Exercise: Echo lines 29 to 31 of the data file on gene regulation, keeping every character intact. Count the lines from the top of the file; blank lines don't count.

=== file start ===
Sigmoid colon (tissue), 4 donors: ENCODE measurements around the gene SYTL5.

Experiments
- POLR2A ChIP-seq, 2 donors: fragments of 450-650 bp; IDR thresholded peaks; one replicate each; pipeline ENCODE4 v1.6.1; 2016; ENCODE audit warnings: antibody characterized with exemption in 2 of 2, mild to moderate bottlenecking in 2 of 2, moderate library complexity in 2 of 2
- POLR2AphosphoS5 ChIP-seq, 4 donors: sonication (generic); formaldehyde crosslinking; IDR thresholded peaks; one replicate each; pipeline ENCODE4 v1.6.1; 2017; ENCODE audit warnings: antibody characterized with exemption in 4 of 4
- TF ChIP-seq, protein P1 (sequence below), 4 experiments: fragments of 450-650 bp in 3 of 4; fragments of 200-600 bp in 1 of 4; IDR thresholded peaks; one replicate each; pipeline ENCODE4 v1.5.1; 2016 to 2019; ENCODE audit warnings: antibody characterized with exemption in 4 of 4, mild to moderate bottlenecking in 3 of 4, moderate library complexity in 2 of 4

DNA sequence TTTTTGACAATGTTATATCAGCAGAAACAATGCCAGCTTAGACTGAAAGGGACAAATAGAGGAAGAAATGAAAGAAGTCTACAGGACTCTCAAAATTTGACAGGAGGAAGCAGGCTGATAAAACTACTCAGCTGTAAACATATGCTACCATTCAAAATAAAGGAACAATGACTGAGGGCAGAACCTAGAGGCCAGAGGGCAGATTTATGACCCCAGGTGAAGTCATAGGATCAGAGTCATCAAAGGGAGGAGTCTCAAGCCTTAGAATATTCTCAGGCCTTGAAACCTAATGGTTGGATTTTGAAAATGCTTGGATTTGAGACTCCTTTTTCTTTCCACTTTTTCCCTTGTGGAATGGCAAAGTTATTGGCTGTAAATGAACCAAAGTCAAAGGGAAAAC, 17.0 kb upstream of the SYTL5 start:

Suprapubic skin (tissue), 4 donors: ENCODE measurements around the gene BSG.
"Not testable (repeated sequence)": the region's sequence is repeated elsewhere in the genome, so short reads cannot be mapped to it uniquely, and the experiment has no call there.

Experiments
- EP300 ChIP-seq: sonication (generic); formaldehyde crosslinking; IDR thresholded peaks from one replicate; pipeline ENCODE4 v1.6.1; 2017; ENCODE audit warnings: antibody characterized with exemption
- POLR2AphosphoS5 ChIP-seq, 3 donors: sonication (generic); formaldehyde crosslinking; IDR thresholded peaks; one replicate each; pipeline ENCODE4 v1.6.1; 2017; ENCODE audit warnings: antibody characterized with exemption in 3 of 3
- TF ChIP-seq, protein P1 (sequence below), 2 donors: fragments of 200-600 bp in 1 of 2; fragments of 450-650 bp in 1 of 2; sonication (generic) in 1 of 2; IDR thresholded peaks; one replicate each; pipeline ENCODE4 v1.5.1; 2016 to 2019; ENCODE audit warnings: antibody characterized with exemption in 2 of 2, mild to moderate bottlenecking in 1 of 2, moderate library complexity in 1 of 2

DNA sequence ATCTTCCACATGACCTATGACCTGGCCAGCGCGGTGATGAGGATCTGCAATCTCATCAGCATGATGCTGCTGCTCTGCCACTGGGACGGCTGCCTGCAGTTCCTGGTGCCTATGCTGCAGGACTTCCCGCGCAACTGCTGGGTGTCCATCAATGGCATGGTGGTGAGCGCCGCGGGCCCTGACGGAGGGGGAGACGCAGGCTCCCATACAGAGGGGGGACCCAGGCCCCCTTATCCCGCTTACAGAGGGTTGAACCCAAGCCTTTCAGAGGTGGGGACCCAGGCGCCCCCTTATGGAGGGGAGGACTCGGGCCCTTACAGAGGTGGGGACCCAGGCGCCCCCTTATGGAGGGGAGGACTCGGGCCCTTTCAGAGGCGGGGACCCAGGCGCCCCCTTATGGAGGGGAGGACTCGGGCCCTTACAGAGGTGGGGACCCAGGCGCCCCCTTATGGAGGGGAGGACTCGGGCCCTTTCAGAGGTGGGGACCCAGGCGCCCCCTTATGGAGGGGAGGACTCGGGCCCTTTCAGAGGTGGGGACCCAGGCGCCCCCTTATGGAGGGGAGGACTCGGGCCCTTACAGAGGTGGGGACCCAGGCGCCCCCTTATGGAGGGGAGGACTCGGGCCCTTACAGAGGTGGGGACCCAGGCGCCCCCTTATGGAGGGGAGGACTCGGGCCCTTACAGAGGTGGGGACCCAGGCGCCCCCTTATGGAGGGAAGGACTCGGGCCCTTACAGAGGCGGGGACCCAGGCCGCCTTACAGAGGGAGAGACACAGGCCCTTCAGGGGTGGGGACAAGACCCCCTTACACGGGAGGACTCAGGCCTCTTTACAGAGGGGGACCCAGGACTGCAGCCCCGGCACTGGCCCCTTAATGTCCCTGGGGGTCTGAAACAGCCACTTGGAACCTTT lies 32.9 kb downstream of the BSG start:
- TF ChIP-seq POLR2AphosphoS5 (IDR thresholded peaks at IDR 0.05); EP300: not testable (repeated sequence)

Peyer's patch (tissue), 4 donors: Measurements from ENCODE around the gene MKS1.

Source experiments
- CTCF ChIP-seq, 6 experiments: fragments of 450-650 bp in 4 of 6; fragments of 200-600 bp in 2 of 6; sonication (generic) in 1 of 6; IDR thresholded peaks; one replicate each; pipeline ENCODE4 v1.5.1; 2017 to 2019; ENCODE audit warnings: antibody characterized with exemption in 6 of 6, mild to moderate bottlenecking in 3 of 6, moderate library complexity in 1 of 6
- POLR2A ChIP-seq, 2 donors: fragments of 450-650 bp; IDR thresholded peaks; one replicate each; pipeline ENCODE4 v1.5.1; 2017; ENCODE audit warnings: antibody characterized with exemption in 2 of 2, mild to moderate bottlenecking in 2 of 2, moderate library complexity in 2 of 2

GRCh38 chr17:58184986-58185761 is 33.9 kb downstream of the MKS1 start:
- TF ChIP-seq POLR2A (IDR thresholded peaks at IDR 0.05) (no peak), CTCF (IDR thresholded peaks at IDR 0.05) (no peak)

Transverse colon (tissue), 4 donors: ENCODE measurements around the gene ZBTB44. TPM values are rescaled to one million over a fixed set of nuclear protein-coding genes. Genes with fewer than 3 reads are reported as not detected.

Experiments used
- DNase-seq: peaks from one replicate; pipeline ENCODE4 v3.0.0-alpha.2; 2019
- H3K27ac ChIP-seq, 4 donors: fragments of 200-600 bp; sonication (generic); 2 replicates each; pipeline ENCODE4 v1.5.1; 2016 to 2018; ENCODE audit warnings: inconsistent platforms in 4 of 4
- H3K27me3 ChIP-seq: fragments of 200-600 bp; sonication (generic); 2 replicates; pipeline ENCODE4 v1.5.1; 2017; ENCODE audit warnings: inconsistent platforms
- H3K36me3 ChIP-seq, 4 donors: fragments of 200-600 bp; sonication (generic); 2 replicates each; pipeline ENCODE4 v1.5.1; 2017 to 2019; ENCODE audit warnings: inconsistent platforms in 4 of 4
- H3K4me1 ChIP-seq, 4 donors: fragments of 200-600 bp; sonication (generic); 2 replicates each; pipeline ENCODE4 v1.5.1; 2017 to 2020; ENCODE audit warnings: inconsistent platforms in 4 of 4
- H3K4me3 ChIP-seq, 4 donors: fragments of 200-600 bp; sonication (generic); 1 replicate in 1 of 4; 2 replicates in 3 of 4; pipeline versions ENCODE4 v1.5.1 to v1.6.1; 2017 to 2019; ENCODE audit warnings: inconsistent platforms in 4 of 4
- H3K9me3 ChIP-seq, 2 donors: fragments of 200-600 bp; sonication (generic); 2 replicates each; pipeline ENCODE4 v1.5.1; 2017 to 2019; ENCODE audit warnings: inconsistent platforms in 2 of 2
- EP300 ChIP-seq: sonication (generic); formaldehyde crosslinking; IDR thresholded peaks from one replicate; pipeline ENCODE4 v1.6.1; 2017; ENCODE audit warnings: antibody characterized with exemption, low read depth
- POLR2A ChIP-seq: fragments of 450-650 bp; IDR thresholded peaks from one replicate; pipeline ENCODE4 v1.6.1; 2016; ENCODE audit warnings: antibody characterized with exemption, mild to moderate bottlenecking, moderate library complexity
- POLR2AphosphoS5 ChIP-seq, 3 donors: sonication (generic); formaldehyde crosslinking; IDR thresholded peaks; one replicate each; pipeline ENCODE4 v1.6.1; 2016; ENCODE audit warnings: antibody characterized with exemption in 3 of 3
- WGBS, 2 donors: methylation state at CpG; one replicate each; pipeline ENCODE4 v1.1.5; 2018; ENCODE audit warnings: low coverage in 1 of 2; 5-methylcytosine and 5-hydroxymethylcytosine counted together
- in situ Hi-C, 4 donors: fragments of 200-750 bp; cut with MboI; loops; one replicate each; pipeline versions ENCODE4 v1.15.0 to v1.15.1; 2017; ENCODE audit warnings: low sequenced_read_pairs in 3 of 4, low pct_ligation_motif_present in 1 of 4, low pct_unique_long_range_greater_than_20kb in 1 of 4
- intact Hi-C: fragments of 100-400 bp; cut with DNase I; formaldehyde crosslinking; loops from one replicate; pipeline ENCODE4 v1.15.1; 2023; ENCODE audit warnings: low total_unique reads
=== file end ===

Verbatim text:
- H3K9me3 ChIP-seq, 2 donors: fragments of 200-600 bp; sonication (generic); 2 replicates each; pipeline ENCODE4 v1.5.1; 2017 to 2019; ENCODE audit warnings: inconsistent platforms in 2 of 2
- EP300 ChIP-seq: sonication (generic); formaldehyde crosslinking; IDR thresholded peaks from one replicate; pipeline ENCODE4 v1.6.1; 2017; ENCODE audit warnings: antibody characterized with exemption, low read depth
- POLR2A ChIP-seq: fragments of 450-650 bp; IDR thresholded peaks from one replicate; pipeline ENCODE4 v1.6.1; 2016; ENCODE audit warnings: antibody characterized with exemption, mild to moderate bottlenecking, moderate library complexity